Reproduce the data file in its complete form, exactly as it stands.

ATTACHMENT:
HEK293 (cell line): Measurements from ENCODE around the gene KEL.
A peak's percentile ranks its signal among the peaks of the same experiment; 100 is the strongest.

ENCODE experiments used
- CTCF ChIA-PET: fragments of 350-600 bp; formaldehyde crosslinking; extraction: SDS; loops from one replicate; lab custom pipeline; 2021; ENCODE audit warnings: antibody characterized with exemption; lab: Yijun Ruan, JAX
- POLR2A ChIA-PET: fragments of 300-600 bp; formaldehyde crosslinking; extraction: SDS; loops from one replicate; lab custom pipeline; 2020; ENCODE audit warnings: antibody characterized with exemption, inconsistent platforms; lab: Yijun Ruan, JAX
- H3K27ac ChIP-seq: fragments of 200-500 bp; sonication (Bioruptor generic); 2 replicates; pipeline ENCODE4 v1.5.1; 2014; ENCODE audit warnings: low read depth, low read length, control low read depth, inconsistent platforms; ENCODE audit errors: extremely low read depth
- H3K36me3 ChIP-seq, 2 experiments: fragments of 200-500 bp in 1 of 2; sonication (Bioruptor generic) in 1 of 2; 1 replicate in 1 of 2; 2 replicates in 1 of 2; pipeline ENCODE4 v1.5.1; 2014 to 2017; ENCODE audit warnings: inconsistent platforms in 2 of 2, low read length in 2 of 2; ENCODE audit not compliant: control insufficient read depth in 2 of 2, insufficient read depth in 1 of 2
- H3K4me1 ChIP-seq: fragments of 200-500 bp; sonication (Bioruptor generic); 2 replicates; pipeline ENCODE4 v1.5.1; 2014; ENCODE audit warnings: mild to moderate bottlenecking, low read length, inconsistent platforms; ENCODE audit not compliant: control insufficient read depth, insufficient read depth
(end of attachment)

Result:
HEK293 (cell line): Measurements from ENCODE around the gene KEL.
A peak's percentile ranks its signal among the peaks of the same experiment; 100 is the strongest.

ENCODE experiments used
- CTCF ChIA-PET: fragments of 350-600 bp; formaldehyde crosslinking; extraction: SDS; loops from one replicate; lab custom pipeline; 2021; ENCODE audit warnings: antibody characterized with exemption; lab: Yijun Ruan, JAX
- POLR2A ChIA-PET: fragments of 300-600 bp; formaldehyde crosslinking; extraction: SDS; loops from one replicate; lab custom pipeline; 2020; ENCODE audit warnings: antibody characterized with exemption, inconsistent platforms; lab: Yijun Ruan, JAX
- H3K27ac ChIP-seq: fragments of 200-500 bp; sonication (Bioruptor generic); 2 replicates; pipeline ENCODE4 v1.5.1; 2014; ENCODE audit warnings: low read depth, low read length, control low read depth, inconsistent platforms; ENCODE audit errors: extremely low read depth
- H3K36me3 ChIP-seq, 2 experiments: fragments of 200-500 bp in 1 of 2; sonication (Bioruptor generic) in 1 of 2; 1 replicate in 1 of 2; 2 replicates in 1 of 2; pipeline ENCODE4 v1.5.1; 2014 to 2017; ENCODE audit warnings: inconsistent platforms in 2 of 2, low read length in 2 of 2; ENCODE audit not compliant: control insufficient read depth in 2 of 2, insufficient read depth in 1 of 2
- H3K4me1 ChIP-seq: fragments of 200-500 bp; sonication (Bioruptor generic); 2 replicates; pipeline ENCODE4 v1.5.1; 2014; ENCODE audit warnings: mild to moderate bottlenecking, low read length, inconsistent platforms; ENCODE audit not compliant: control insufficient read depth, insufficient read depth